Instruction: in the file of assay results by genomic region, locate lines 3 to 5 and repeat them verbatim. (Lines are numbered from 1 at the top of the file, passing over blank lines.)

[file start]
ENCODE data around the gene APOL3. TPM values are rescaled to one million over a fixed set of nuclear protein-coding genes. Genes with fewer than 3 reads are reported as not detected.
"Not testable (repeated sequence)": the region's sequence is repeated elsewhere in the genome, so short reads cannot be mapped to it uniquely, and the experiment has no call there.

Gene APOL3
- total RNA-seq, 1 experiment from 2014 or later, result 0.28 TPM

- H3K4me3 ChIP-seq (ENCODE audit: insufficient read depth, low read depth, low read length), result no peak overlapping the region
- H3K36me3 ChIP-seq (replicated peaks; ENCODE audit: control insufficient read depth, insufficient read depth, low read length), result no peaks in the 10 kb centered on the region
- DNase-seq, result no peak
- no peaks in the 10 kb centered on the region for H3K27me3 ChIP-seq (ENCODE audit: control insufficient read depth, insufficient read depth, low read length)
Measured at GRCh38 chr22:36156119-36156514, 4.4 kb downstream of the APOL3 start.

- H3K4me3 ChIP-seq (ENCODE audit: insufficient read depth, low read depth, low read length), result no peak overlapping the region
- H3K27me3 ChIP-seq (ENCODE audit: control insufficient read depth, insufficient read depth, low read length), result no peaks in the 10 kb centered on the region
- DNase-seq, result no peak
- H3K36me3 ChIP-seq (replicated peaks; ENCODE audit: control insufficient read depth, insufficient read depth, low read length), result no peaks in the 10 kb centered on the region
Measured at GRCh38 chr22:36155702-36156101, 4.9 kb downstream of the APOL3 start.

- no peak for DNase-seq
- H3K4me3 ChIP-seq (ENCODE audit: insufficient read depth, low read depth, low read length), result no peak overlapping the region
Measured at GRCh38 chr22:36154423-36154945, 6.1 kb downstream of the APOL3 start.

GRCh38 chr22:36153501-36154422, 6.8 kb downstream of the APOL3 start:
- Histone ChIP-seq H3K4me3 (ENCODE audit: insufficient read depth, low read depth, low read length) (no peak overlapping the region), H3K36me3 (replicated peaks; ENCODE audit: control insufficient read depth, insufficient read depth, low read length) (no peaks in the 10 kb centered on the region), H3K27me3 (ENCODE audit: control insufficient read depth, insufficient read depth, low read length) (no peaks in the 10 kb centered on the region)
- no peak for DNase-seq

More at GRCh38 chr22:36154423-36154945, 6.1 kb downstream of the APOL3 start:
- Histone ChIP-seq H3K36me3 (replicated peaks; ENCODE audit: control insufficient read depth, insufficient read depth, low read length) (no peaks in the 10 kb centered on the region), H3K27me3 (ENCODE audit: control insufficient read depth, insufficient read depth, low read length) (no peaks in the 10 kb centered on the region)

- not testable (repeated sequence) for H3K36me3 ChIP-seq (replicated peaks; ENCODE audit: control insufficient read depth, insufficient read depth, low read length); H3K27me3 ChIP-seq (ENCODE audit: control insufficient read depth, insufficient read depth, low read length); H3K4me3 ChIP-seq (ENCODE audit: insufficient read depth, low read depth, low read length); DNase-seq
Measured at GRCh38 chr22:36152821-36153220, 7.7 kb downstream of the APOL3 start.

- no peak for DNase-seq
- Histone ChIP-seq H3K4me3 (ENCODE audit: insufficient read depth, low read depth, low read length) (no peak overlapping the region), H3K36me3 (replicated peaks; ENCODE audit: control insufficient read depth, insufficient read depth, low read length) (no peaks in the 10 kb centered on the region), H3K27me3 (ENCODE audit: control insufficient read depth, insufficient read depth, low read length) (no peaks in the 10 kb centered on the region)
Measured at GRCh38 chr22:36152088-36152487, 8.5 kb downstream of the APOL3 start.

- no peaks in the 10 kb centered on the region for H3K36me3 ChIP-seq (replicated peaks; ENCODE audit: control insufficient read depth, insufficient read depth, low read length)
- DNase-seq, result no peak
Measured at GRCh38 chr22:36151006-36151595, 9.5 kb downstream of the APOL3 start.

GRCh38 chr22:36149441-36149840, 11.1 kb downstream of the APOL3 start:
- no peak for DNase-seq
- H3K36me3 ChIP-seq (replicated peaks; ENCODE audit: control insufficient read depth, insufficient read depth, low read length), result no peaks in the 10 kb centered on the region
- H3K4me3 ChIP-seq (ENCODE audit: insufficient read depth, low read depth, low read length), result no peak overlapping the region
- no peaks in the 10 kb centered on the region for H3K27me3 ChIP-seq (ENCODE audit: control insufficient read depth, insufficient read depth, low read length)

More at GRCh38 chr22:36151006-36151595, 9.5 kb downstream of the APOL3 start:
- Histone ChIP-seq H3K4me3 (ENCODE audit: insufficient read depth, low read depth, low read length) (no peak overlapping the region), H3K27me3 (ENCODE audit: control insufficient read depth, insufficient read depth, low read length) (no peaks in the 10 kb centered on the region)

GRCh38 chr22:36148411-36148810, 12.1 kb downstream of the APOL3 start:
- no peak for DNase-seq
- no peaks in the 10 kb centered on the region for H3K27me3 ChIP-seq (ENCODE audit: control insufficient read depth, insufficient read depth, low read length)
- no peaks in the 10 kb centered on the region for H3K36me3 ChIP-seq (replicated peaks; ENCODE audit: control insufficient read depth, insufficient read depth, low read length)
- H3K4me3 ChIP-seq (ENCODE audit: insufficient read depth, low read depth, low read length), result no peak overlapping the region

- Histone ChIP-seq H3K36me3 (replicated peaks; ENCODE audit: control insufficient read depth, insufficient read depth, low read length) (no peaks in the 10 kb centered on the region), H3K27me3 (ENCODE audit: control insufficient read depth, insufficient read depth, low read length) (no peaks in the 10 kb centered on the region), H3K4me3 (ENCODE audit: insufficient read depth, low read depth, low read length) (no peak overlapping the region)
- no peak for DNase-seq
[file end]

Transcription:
Gene APOL3
- total RNA-seq, 1 experiment from 2014 or later, result 0.28 TPM

- H3K4me3 ChIP-seq (ENCODE audit: insufficient read depth, low read depth, low read length), result no peak overlapping the region